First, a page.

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Musician

Tony Williams

Born:

Born in Chicago and growing up in Boston, Williams began studies with master drummer Alan Dawson at an early age and began playing professionally at the age of 13 with saxophonist Sam Rivers. Jackie McLean hired Williams at 16. At 17 Williams found considerable fame with Miles Davis, joining a group that was later dubbed Davis's "Second Great Quintet." His first album as a leader, 1964's Life Time (not to be confused with the name of his band "Lifetime," which he formed several years later) was recorded during his tenure with Davis. Williams was a vital element of the group, called by Davis in his autobiography "the center of the group's sound". [citation needed] His inventive playing helped redefine the role of jazz rhythm section through the use of polyrhythms and metric modulation (transitioning between mathematically related tempos and/or time signatures). But perhaps his overarching achievement was in demonstrating, through his playing, that the drummer need not be relegated to timekeeping and accompaniment in a jazz ensemble; that the drummer may be free to contribute to the performance as an equal partner in the improvisation. In 1969, he formed a trio, "The Tony Williams Lifetime," with John McLaughlin on guitar and Larry Young on organ

Article: Album Review

Cecil Taylor: Mixed to Unit Structures Revisited

Read "Mixed to Unit Structures Revisited" reviewed by Giuseppe Segala


La pubblicazione di Mixed To Unit Structures, nella meritevole collana Revisited Series della Ezz-thetics, sotto-etichetta della svizzera Hat Hut, riunisce due date di registrazione importanti nella vicenda di Cecil Taylor, distribuite tra l'ottobre 1961 e il maggio 1966. La prima, composta dai tre brani “Pots," “Bulbs" e “Mixed," era stata pubblicata dall'etichetta Impulse! nel disco Into ...

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Article: Interview

Logan Richardson: To Boldly Go Where No Jazz Has Gone Before

Read "Logan Richardson:  To Boldly Go Where No Jazz Has Gone Before" reviewed by Chris May


In a 2016 interview, jny: Kansas City-born alto saxophonist Logan Richardson said: “Jazz will constantly change because there's constantly a new us, new times. There will always be a fight from the conformists--but they don't represent where the tradition is coming from." Richardson was talking not long after the release of his adventurous Blue Note album, ...

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Article: Album Review

Alan Pasqua: Day Dream

Read "Day Dream" reviewed by Jim Worsley


When you hear that Alan Pasqua has put out a new record, the first thought--other than perhaps happiness--is what genre are we talking about? Pasqua has worn many hats in his career. To his credit, he looks quite fashionable in any of them. Maybe you think of fusion Pasqua, who mixed it up with the genre's ...

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Article: Building a Jazz Library

Zakir Hussain: The Best Jazz / Crossover Albums

Read "Zakir Hussain: The Best  Jazz / Crossover Albums" reviewed by Ian Patterson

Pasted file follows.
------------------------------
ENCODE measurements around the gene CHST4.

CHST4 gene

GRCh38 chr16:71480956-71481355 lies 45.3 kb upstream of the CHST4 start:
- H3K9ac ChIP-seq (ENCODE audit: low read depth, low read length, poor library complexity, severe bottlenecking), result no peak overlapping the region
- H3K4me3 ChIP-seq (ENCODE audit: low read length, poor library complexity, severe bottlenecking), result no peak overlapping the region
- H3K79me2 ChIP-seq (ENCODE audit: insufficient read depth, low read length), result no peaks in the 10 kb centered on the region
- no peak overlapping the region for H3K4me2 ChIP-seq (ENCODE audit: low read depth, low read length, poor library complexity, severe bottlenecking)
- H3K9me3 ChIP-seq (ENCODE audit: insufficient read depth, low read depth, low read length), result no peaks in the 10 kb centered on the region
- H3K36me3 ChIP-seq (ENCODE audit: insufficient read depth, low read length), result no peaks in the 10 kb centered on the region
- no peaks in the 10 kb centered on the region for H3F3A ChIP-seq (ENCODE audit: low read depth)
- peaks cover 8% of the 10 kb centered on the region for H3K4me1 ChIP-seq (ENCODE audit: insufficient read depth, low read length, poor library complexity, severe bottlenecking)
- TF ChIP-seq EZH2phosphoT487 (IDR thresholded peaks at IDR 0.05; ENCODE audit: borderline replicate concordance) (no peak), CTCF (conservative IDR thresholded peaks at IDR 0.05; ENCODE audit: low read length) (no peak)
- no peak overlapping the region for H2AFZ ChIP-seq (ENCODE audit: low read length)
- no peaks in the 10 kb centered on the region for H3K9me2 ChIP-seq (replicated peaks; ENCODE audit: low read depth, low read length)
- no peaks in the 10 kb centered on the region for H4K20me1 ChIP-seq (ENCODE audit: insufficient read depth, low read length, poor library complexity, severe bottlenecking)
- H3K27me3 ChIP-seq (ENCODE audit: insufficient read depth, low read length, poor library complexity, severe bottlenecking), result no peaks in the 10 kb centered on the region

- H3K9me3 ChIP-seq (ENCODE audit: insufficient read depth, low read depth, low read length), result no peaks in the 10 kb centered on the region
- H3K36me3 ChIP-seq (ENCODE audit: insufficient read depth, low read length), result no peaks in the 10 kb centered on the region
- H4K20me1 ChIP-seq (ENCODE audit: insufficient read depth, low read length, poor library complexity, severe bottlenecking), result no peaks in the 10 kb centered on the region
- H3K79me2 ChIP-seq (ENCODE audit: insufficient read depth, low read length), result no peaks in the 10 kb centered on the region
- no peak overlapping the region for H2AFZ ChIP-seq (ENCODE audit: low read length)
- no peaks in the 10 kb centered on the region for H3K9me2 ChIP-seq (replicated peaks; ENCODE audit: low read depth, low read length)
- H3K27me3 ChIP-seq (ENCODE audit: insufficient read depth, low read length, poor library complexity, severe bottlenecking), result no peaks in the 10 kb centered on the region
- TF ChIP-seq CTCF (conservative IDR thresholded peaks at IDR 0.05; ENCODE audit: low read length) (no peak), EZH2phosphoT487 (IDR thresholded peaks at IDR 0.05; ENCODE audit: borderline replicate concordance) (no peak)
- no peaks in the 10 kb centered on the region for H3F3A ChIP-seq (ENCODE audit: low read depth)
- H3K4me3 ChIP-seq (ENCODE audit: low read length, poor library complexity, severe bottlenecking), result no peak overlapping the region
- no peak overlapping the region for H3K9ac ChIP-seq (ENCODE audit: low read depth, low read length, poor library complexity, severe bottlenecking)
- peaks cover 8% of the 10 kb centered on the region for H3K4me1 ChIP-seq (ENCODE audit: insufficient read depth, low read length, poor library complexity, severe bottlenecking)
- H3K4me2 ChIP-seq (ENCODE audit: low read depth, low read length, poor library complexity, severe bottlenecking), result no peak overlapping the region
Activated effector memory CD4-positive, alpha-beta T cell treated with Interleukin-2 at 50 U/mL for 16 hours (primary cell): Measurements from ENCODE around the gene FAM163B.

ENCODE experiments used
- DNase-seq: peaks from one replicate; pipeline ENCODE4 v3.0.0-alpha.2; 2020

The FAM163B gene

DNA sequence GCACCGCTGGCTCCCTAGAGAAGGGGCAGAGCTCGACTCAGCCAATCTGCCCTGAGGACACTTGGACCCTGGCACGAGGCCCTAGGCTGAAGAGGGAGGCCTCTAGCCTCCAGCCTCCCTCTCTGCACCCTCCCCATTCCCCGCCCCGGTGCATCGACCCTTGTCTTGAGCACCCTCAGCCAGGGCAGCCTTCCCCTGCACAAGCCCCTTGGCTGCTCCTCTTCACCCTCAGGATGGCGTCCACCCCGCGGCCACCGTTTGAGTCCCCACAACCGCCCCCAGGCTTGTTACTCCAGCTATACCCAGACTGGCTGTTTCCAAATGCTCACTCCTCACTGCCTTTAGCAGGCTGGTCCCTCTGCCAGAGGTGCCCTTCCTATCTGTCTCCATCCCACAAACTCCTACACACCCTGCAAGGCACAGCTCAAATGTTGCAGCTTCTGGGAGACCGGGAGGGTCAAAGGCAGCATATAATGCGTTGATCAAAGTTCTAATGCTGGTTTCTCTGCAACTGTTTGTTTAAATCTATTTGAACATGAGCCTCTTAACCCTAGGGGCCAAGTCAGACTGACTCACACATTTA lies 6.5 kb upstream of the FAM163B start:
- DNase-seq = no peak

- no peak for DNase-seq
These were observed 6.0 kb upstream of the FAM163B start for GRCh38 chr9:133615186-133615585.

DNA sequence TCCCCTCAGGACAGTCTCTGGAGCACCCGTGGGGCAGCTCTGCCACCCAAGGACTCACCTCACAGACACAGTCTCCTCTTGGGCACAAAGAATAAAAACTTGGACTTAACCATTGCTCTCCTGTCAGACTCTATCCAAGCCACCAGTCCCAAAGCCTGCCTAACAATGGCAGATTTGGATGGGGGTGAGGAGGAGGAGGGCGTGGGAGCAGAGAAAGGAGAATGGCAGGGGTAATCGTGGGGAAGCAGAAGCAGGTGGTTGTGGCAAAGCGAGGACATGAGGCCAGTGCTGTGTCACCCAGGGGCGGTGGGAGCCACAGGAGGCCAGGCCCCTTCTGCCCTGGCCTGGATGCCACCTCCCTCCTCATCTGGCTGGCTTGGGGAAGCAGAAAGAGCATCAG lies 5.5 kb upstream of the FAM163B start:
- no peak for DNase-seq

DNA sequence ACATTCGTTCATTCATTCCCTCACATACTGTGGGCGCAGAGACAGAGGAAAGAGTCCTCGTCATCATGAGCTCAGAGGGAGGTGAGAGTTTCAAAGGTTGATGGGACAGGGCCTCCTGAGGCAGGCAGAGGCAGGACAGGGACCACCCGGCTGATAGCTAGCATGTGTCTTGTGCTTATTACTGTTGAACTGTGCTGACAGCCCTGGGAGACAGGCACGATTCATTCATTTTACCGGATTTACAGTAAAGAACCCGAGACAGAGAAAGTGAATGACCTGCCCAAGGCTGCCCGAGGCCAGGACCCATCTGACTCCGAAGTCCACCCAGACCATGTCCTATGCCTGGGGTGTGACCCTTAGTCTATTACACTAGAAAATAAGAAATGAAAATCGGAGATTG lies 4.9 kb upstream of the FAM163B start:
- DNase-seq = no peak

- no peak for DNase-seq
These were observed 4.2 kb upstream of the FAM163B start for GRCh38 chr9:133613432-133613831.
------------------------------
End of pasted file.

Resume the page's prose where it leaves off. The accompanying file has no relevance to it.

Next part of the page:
Zakir Hussain turned 70 on March 9th. In an unparalleled career, which began in earnest aged 7, the man widely acclaimed as the world's greatest tabla player has played with the giants of both Indian classical music and jazz. It is hard to think of another musician who has straddled both worlds to such a prominent ...

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Article: Interview

My Conversation with Chick Corea

Read "My Conversation with Chick Corea" reviewed by AAJ Staff


From the 1995-2003 archive: This article first appeared at All About Jazz in August 1999. It would be silly for me to even attempt to pontificate on the ramifications Chick Corea has had on this music. But it should be universal that his impact has been substantial at worst. So I will let him ...

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Article: Album Review

Elephant9: Arrival Of The New Elders

Read "Arrival Of The New Elders" reviewed by Chris May


Unlike jazz or rock, both of which originated in the US, jazz-rock was born simultaneously in the US and Europe, with a British band the first off the blocks. Soft Machine's eponymous debut was released in 1968. It was followed by drummer Tony Williams' Lifetime's Emergency! (Polydor) in 1969 and trumpeter Miles Davis' Bitches Brew (Columbia) ...

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Article: Multiple Reviews

Archival Finds: Dave Brubeck, Bill Evans and Chet Baker

Read "Archival Finds: Dave Brubeck, Bill Evans and Chet Baker" reviewed by Jerome Wilson


Here are three releases of newly discovered material by iconic jazz musicians from the '50s and '60s. Two fall in line with the leaders' established legacies while the third presents its subject in surprising company. The Dave Brubeck Quartet Time OutTakes Brubeck Editions 2020 This CD consists ...

Article: Album Review

Stefano Tamborrino: Seacup

Read "Seacup" reviewed by Giuseppe Segala


Seacup nasce dalla profonda e sincera esigenza, da parte del batterista fiorentino Stefano Tamborrino, di allargare la propria tavolozza, i propri orizzonti espressivi e artistici, mettendo in scena un organico con quattro archi. Il contrabbasso, invece del secondo violino di un quartetto d'archi classico, compie la somma. Dal lavoro scaturisce uno Stefano Tamborrino inedito e lontano ...

Album

Quintet Session

Label: Dot Time Records
Released: 2020
Track listing: Mr. Biko; Balzwaltz; The Latin One; Rue Gregoire Du Tour; Here’s That Rainy Day; Toku Do; Rue Gregoire Du Tour (rehearsal); Balzwaltz (alternate take).


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